On the week-end of June 30th and July 1st, the UnBias team hosted a two-day hackathon at Codebase in Edinburgh, with support from local outfit Product Forge, whose experience organizing such events is unrivalled in Scotland.
The hackathon challenge was formulated as follows:
“Artificial Intelligence shapes digital services that have become central to our everyday lives. Online platforms leverage the power of AI to monetize our attention, with often unethical side-effects: our privacy is routinely breached, our perception of the world is seriously distorted, and we are left with unhealthy addictions to our screens and devices. The deep asymmetry of power between users and service providers, the opacity and unaccountability of the algorithms driving these services, and their exploitation by trolls, bullies and propagandists are serious threats to our well-being in the digital era.
In response to the growing importance of algorithmic products in international trade, regional and international trade negotiations at the WTO and elsewhere are currently seeking to set down new rules regarding issues such as Intellectual Property and algorithmic transparency.
In order to try to avoid outcomes of the trade negotiations that inadvertently blocks algorithmic accountability, Ansgar is supporting Sanya Reid Smith of Third World Network in her efforts to brief trade negotiators on causes and consequences of algorithmic bias and the current status of regulatory and standards initiatives to address these issues.
We are conducting a survey on algorithm preferences for solving resource-allocation problems. The survey consists of two case studies with 5 options to determine the allocation algorithm. Completing this task should take between 10 – 20 minutes.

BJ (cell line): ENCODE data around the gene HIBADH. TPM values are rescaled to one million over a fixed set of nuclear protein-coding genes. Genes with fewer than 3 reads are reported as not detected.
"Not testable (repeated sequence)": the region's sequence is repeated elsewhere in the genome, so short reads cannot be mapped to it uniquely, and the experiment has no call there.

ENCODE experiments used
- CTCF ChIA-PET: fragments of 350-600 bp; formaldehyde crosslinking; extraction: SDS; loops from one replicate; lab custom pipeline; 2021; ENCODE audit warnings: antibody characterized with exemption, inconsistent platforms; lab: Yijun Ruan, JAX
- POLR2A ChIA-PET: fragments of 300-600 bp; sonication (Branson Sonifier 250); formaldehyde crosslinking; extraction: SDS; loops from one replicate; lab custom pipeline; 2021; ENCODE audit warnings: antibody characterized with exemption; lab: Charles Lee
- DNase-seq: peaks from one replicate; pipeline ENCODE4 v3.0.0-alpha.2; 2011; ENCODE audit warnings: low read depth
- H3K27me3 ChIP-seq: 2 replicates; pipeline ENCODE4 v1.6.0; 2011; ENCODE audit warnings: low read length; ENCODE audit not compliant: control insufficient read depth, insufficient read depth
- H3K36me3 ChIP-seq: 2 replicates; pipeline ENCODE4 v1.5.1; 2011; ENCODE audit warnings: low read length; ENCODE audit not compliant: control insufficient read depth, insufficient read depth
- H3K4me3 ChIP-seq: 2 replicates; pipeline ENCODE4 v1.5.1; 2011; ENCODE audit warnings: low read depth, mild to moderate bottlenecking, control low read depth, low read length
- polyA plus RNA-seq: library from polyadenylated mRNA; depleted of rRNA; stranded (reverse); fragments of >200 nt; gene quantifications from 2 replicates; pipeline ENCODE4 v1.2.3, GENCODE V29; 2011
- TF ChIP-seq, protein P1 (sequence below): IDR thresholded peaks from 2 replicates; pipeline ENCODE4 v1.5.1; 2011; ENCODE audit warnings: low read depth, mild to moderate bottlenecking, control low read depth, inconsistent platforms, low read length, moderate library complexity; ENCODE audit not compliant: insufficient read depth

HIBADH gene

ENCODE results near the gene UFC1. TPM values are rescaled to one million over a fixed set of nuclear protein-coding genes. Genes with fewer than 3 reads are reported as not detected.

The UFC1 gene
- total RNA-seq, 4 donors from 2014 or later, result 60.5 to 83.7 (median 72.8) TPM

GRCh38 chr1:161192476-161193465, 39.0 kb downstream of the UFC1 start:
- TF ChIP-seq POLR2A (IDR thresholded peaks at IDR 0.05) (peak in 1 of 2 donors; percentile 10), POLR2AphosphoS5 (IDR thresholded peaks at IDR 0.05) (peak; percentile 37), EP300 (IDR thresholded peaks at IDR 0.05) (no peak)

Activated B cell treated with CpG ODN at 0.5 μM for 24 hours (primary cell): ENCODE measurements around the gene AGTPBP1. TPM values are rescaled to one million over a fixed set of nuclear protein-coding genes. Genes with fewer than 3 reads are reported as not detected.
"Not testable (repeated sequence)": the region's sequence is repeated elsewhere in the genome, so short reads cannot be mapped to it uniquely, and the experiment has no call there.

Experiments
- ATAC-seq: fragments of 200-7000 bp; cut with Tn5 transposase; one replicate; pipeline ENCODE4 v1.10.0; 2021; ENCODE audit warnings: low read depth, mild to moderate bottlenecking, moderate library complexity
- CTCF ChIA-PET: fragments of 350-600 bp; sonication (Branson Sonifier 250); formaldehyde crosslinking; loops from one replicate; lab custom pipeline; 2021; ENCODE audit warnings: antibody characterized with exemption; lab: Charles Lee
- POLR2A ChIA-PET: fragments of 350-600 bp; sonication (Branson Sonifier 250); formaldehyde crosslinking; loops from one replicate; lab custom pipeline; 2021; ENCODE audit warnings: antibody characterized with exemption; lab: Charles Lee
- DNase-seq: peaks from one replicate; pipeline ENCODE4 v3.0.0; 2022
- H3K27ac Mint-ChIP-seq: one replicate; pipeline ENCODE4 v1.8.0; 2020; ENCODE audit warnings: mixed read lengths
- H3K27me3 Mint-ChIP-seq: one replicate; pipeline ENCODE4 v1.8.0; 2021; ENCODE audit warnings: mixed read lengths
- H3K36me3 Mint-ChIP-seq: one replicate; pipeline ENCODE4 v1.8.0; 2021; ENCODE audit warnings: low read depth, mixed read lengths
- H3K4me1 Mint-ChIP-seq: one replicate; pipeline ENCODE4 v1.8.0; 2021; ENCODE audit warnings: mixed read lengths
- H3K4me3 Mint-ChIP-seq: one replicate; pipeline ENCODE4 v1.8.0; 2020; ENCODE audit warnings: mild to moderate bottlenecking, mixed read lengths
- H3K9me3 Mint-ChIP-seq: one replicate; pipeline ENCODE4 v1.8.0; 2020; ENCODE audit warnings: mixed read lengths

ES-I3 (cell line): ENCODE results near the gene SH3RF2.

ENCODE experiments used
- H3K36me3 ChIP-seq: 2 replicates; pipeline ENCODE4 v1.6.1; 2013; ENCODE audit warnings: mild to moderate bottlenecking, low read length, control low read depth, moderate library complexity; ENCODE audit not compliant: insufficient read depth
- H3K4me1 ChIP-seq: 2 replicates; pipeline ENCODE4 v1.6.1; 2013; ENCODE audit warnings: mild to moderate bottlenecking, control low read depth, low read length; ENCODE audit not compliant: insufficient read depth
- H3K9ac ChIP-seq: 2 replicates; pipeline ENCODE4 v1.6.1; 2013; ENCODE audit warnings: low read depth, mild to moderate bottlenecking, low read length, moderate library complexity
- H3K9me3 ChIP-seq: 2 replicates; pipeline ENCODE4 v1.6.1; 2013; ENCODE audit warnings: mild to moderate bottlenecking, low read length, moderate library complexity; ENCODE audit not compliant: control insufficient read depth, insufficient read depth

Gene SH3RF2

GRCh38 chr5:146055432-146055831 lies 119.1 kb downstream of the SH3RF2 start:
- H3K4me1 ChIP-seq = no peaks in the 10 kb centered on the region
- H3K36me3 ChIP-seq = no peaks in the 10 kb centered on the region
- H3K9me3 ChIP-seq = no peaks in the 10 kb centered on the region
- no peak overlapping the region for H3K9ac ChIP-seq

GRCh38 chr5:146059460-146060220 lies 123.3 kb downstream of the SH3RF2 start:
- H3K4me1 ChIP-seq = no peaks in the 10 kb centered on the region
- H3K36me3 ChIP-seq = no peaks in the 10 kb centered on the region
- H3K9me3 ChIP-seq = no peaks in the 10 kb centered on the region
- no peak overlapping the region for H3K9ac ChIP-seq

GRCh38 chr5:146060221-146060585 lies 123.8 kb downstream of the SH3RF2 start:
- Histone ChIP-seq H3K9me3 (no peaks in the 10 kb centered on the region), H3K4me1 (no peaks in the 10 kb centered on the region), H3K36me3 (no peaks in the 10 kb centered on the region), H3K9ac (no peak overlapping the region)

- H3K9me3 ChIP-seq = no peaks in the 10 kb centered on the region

As of May 25th 2018 the Data Protection Act 2018 (DPA2018) has taken effect in the UK, supporting and supplementing the implementation of the EU General Data Protection Regulation (GDPR).
An important requirement in the DPA2018, going beyond the GDPR, is the inclusion of an Age Appropriate Design Code (section 123 of DPA2018) to provide guidance on the design standards that the Information Commissioner’s Office (ICO) will expect providers of online ‘Information Society Services’ (ISS), which are likely to be accessed by children, to meet.
I was very pleased to present UnBias’ data at two great recent UK events that addressed children’s safety and wellbeing and children’s rights at: the NSPCC annual conference, ‘How safe are our Children? Growing up online’, 20th-21st June, in London and at the launch of the ‘Children, Rights and Childhood’ event, on 22nd June in Birmingham.
The Nottingham UnBias Team has been working with children aged 3-13 years to help them to learn how the internet works and to reflect on issues of personal information and online filter bubbles, through creating their own “data gardens”. We attended a Family Discovery Day on the 16th June at the University of Nottingham and the STEM Festival at Bluecoat Beechdale Academy on Saturday 23rd June.
We are pleased to announce that UnBias won one of the three 2017 RCUK Digital Economy Theme ‘Telling Tales of Engagement’ awards. The evaluation process for this award considered both the impact of our previous work and a proposed new activity to “tell the story” of our research.
Our submission was titled “building and engaging with multi-stakeholder panels for developing policy recommendations”, highlighting the importance to our research of engaging with our stakeholder panel and with organizations that are shaping the policy and governance space for algorithmic systems.
Our new video animation explains what algorithms are, how they shape our online browsing and how they can create risks of bias. It also describes how the UnBias project seeks to promote a future Internet that is free and fair for all. Watch it here!
On 16th April the House of Select Committee on Artificial Intelligence published a report called ‘AI in the UK: ready, willing and able?”. The report is based on an inquiry by the House of Lords conducted to consider the economic, ethical and social implications of advances in artificial intelligence. UnBias team member Ansgar Koene submitted written evidence based on the combined work of the UnBias investigations and our involvement with the development of the IEEE P7003 Standard for Algorithmic Bias Considerations.